Collaborations between established musicians always have the possibility of becoming something beautiful (see: the Postal Service) or something lackluster (see: Zwan). When Walkmen vocalist Hamilton Leithauser and Vampire Weekend multi-instrumentalist and producer Rostam Batmanglij came together for a record that proved to be a departure for them both, the result was the brilliant I Had A Dream That You Were Mine, released under Hamilton Leithauser + Rostam.
While it sounds painstakingly crafted, paying homage to an earlier era while tastefully adding modern elements, the record was written and recorded in quick bursts, as Leithauser lives in New York and Batmanglij lives in California. One would assume that the coastal dichotomy would prove to be a creative hindrance, but working in such tight bursts benefited the duo, and they cranked out nine of the album’s 10 songs in one go in Los Angeles. “I really enjoyed going out there and working, and maybe I came to realize that one of the reasons is because I didn’t have to deal with my kids, so it was like I was on vacation, living life on a single guy’s schedule and doing what you want to do when you want to,” Leithauser, who is touring without Rostam, says dryly.
Maybe some of the sunny days and shiny people rubbed off on the pair. I Had A Dream That You Were Mine is a rollicking collection of nostalgia and folk-tinged pop that pays as much homage to the classic rock of the ’70s as it does to the finger-snapping 1950s. Look to the record’s lead single, “A 1000 Times,” for some Rod Stewart influence, or the soda-fountain-meets-pool-hall piano pop of “Rough Going (I Won’t Let Up)” as examples of the wide range of sounds the pair explored. For two guys with backgrounds so firmly entrenched in the indie movement of the mid-’00s, a record like I Had A Dream That You Were Mine proves that there’s a lot to creatively unpack between them both.
“You get where you are because of the people that came before, and there’s so many important people that you can’t ignore,” Leithauser says. “I don’t know why it works, but we thought it was exciting, just putting like a big rocking beat on a shoo-bee-doo-wop song and make ‘Rough Going.’ It felt like, to us, we’re taking things we’ve heard a million times on every single recording that ever used shoo-bee-doo-wop or country tick-tock guitar and combining them with modern elements. It’s essential to be sure that what you’re dredging up has a new spin on it, or is combined with something that’s contemporary. It seems to me, on paper, that that could not work that way, too.”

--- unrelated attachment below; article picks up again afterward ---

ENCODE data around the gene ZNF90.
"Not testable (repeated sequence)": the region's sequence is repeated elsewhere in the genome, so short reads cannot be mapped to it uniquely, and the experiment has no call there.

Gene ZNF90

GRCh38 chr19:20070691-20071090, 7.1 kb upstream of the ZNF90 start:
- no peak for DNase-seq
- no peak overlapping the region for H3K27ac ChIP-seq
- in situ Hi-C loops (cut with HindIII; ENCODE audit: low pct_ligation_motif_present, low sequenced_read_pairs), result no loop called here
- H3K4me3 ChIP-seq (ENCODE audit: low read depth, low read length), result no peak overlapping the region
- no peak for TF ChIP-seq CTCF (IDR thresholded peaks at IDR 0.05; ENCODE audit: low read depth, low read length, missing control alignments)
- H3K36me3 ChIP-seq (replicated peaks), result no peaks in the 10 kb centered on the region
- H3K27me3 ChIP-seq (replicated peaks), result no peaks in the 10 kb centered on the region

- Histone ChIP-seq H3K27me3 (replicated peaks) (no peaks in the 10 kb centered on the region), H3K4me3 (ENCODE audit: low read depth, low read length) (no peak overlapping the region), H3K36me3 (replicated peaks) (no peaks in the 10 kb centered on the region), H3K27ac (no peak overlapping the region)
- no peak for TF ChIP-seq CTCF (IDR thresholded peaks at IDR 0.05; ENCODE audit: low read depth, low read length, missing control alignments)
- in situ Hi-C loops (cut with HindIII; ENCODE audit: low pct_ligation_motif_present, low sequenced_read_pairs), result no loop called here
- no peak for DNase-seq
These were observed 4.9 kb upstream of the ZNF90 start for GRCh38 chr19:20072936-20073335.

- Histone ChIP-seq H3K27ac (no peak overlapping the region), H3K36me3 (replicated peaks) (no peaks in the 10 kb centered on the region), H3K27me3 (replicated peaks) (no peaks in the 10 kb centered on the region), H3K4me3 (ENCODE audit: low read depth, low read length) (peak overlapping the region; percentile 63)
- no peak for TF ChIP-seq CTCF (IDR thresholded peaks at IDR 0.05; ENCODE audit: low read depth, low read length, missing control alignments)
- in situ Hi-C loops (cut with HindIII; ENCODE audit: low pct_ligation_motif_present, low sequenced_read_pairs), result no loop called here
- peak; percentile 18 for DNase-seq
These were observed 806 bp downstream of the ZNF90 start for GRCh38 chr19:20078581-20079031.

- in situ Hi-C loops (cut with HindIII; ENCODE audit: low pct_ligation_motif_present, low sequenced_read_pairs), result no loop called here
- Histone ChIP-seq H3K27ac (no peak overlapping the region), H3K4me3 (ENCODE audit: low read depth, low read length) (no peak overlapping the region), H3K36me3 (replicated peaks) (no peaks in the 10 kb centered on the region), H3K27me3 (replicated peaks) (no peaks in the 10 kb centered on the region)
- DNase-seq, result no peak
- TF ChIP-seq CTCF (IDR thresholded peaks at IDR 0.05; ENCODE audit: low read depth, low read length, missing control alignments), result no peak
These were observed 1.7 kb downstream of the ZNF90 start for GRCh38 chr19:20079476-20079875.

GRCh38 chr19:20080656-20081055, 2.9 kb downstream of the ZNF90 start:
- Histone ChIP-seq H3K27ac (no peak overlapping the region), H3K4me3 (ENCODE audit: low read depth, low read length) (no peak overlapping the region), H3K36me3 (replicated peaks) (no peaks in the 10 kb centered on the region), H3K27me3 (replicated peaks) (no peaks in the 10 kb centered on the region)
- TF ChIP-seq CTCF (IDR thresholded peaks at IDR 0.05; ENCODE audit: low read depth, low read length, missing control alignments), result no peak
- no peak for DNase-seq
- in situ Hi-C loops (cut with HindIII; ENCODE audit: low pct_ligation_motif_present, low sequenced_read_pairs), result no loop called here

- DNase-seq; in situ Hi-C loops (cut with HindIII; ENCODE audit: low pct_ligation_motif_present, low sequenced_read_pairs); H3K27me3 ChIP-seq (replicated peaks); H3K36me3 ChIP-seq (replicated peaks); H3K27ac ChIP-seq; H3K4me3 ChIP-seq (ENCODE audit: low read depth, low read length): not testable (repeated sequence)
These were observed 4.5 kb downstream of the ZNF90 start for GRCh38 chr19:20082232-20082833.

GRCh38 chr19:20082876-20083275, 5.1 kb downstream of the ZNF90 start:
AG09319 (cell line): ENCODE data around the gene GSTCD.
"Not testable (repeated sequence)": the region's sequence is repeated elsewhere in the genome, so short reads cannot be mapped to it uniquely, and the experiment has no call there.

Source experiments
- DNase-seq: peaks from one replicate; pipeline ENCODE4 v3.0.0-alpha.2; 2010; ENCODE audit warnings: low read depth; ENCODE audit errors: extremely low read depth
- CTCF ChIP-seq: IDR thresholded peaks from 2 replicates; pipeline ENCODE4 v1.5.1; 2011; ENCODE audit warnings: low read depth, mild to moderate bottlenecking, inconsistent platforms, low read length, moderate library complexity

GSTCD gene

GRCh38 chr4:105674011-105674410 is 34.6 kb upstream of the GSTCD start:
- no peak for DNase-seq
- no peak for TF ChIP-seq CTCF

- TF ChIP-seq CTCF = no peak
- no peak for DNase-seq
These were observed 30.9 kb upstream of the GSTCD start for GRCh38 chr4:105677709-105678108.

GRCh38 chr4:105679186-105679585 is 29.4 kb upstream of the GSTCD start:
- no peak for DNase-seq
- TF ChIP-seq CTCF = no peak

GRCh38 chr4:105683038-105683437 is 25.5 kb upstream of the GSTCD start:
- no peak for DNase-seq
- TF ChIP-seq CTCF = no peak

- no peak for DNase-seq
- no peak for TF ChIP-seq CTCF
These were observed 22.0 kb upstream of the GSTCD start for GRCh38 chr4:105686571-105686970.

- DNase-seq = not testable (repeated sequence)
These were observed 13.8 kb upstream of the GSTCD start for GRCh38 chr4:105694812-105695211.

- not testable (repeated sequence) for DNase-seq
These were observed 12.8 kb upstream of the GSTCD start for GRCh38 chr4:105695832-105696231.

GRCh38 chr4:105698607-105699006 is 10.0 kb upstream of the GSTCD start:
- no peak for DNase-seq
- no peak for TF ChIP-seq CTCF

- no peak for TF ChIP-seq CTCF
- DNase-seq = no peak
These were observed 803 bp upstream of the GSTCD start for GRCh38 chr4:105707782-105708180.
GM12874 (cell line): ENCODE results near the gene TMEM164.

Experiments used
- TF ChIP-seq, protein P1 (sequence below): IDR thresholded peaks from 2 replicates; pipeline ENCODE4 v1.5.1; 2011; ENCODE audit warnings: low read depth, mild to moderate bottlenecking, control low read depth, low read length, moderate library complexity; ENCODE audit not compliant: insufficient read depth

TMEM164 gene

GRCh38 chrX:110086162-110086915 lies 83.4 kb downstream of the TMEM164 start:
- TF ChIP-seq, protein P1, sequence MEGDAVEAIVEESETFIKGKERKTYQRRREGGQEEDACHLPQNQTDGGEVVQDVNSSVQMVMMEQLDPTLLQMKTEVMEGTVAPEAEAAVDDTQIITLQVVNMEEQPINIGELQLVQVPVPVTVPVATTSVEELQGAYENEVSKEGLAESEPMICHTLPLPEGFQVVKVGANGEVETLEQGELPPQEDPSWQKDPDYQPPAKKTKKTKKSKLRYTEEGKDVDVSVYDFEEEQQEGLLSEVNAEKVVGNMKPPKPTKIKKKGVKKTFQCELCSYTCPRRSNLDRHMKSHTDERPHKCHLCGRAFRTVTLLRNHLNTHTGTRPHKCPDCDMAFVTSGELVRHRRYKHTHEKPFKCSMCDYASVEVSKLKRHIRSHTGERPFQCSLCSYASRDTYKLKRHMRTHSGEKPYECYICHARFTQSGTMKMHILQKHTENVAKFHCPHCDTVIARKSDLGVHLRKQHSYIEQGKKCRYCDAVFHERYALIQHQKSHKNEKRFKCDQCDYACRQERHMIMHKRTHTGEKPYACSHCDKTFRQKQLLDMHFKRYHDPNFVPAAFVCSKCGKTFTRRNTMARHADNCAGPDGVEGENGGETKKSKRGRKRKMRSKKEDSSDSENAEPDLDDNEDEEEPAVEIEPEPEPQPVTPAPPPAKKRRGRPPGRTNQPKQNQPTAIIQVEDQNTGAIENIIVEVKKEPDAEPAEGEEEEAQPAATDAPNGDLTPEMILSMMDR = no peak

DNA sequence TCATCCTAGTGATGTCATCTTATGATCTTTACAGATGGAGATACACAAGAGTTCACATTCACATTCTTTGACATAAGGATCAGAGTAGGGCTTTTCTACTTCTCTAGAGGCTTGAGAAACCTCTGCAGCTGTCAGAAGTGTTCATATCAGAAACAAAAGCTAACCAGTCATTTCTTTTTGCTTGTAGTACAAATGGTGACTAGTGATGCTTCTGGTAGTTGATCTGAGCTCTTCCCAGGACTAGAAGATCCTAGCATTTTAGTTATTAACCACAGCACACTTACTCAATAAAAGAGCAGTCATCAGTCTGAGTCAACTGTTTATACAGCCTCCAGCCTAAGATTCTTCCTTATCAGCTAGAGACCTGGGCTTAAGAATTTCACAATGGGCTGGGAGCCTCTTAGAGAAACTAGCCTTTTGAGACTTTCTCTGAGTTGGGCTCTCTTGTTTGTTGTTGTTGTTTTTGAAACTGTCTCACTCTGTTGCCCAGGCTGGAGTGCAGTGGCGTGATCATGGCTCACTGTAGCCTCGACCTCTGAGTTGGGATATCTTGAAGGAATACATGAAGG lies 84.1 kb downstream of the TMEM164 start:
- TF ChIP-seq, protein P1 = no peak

To Leithauser, part of the magic of recording I Had A Dream That You Were Mine came from using first takes that captured the essence of a song in its most pure form, for better or for worse. There’s more than 25 years of recording experience between Leithauser and Batmanglij, and it’s refreshing to hear that such an unencumbered approach is still vital to the creative process of two veterans. Self-awareness, musically or personally, is not something that Leithauser seems to lack, and his work is all the better for it.
“I credit Rostam a lot with this, but it’s the ability to capture live moments and create a life onto tape without a band,” Leithauser says. “That’s really hard to do, and especially if you’re sitting in a room and it’s just one or two people and you don’t have all of these people to create these unexpected, wild moments to just capture together. You’ve got to figure out how to find those moments.”
Hamilton Leithauser is scheduled to perform Sunday, January 15, at Crescent Ballroom.
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